Cryptocurrency and Tax Guide for New Zealand
We’ve put together the latest updates on tax and cryptocurrencies to make things easy for you at tax time.
Cryptocurrencies and blockchain technology were not conceived when our current tax legislation was written, and they don’t neatly fit any of the categories. The IRD has now published guidance to explain how New Zealand’s existing tax laws should be applied to bitcoin and other cryptocurrencies.
The key message is that cryptocurrency should be treated as property for tax purposes. The impacts of this are that:
- Income tax will normally apply to any sale of cryptocurrency – whether sold for NZD/USD or traded for another cryptocurrency
- GST applies on cryptocurrency transactions – BUT – the IRD is proposing to remove this, which is a very good thing!
Income tax on cryptocurrency
Just like any other activity that you do to make a profit (running a business, trading stocks, setting up a lemonade stand) you need to pay income tax on the profits you make. Or, if you make a loss, this can be offset against tax you have paid in other areas (say the PAYE you pay on your salary).
Q. What if I haven’t sold my bitcoin?
A. If you haven’t sold your cryptocurrency, then no tax applies. However if you’ve moved your cryptocurrency from one coin to another, eg BTC to ETH, then that move is taxable. You will need to work out what the NZD value of the BTC was when you bought it, and then work out what the NZD value of the ETH was when you made the trade. The difference between those two NZD amounts is taxable.
Q. What if I made a loss on my trades?
A. That’s unfortunate! But on the bright side, it means you can offset that loss against income you made from other sources. You do this at the end of the tax year, when you file your tax return.
Q. How do I actually do my taxes on cryptocurrency?
A. After the end of the tax year (31 March) you need to file an IR 3. In this you include all of the income you have made in the year from all sources (including wages, dividends, cryptocurrencies etc) and all of the tax you paid. The form then helps you calculate if you have paid too much tax, or not enough.
GST on Cryptocurrency
Under the GST Act, there are only three categories of things that can be bought or sold – goods, services, and money. While there is no GST applicable on the sale of money (kinda obvious!) cryptocurrency is not the legal tender of any country and therefore cannot be classed as money. Cryptocurrencies also don’t meet any of the current classifications of GST exempt goods or services, so by default GST is payable on bitcoin and other cryptocurrency.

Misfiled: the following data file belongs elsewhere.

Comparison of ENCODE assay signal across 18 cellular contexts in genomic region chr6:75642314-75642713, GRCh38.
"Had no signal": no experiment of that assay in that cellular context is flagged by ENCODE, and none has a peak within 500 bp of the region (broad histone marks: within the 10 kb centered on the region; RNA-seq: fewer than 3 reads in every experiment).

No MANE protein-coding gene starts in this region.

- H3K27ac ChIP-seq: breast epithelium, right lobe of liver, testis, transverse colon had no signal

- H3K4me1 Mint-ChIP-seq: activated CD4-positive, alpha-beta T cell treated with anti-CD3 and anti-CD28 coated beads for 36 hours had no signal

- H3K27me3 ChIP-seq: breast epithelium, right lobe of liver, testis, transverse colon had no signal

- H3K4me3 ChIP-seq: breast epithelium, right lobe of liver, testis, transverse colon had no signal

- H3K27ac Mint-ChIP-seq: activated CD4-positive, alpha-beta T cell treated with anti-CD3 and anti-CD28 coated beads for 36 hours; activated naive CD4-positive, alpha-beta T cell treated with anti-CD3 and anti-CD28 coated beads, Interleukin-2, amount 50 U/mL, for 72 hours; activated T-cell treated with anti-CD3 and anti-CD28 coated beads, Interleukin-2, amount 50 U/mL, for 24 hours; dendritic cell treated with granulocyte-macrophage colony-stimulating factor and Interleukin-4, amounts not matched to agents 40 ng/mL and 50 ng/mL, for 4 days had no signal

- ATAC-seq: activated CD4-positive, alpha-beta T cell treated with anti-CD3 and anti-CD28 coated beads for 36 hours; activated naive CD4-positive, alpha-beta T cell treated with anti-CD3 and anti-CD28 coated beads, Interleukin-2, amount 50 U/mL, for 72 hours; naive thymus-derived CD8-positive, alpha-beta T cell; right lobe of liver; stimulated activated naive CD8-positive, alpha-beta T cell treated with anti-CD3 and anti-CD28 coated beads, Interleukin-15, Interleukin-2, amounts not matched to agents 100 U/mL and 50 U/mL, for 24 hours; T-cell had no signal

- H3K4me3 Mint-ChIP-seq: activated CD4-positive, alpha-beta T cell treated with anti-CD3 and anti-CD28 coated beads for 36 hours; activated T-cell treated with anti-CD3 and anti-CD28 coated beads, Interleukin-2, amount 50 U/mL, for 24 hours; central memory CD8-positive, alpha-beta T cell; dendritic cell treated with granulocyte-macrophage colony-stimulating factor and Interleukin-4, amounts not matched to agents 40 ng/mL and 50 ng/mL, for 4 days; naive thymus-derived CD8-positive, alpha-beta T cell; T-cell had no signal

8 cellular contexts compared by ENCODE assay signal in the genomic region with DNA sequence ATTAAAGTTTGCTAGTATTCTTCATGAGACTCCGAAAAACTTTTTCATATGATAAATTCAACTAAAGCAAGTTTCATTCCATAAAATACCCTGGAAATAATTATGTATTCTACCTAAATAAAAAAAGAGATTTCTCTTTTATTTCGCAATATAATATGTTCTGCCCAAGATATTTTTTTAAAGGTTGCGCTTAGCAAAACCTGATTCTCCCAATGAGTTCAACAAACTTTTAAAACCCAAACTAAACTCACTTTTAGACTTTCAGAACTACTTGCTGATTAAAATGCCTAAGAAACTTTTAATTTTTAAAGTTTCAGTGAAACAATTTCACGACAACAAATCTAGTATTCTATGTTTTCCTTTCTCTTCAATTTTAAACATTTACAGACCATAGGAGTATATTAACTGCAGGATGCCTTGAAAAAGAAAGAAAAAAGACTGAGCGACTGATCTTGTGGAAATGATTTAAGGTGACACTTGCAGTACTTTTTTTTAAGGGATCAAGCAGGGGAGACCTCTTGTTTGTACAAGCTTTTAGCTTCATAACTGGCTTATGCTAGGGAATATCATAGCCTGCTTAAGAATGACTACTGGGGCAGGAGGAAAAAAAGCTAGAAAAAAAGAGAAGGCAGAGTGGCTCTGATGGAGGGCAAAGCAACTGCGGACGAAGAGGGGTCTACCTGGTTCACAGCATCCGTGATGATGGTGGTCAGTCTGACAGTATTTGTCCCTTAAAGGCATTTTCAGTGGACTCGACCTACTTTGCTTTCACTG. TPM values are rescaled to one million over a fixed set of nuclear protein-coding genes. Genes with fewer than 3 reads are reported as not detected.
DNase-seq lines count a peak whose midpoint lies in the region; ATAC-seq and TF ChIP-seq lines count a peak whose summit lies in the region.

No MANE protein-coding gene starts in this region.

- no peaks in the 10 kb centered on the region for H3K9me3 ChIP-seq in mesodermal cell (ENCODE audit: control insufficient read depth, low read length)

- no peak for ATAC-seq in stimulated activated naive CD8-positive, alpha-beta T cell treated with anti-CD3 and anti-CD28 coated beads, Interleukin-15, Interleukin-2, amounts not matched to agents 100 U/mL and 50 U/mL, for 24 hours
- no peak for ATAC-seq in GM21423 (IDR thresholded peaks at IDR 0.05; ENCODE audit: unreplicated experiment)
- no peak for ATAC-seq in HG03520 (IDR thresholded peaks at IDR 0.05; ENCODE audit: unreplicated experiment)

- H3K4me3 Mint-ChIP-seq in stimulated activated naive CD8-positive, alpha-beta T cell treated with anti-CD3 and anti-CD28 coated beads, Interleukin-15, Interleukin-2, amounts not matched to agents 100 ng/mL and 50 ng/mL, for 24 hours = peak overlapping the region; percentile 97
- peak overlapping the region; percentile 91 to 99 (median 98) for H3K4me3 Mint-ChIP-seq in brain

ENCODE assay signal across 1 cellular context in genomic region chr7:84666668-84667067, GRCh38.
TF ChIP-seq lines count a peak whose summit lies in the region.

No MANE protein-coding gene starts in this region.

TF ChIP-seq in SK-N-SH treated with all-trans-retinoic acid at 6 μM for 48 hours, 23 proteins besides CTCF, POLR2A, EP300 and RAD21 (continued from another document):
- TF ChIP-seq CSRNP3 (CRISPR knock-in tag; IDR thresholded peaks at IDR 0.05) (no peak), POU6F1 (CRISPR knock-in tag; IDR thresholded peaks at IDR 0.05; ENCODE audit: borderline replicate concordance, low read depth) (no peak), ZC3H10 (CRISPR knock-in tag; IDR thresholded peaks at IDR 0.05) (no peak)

HOWEVER – the IRD recently put out a proposal to remove GST on cryptocurrencies like bitcoin. Even better, the proposal suggests that this change be back dated this until 1 January 2009. Which would mean that no GST would apply to past transactions.
Q: Do I need to pay GST on cryptocurrency I purchase?
A: Firstly, check out the comment above re proposed back-dating of GST changes for ‘cryptoassets’.
If you want to act under the current law (and not wait for a back dated change – see above) then usually, the onus is on the seller to collect and pay GST on the transaction. But if you are buying from someone overseas then you are responsible for declaring GST on the value of imported goods. Given the non-physical nature of cryptocurrencies though, it is potentially unclear as to whether this provision would apply. For someone who is trading cryptocurrency it’s a little more complicated.
When you buy through Easy Crypto we act as your agent. We buy from suppliers on your behalf, and for tax purposes it is as if you were buying from them directly.
Need more help?
You may wish to talk to an accountant to help you sort out the tax you owe, or are owed on your cryptocurrency activities. We can recommend Tim Doyle, he knows a thing or two about cryptos and tax.
If you have any comments or suggestions, jump on our forum thread and join the conversation.